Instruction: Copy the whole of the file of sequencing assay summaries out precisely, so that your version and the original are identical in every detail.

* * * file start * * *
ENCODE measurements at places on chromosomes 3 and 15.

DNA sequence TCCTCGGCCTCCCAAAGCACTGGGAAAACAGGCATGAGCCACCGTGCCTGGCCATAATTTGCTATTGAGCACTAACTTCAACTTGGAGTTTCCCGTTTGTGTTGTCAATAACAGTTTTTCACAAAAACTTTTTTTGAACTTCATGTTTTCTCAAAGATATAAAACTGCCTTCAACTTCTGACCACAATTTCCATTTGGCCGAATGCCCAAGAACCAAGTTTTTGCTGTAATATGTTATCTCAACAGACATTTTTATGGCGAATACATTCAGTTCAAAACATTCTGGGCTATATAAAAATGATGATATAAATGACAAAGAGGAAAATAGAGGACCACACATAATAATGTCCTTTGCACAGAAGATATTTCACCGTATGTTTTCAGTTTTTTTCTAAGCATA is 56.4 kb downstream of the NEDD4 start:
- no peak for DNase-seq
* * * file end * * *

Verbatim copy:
ENCODE measurements at places on chromosomes 3 and 15.

DNA sequence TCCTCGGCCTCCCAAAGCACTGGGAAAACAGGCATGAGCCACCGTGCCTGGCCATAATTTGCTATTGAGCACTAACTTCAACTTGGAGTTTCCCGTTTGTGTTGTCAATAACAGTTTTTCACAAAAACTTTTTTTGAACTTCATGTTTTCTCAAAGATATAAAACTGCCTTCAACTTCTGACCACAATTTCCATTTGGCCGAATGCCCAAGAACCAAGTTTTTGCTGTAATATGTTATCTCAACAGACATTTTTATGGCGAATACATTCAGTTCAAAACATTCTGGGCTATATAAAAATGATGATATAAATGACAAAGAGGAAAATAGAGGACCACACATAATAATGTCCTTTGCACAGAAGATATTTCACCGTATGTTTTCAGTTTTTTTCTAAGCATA is 56.4 kb downstream of the NEDD4 start:
- no peak for DNase-seq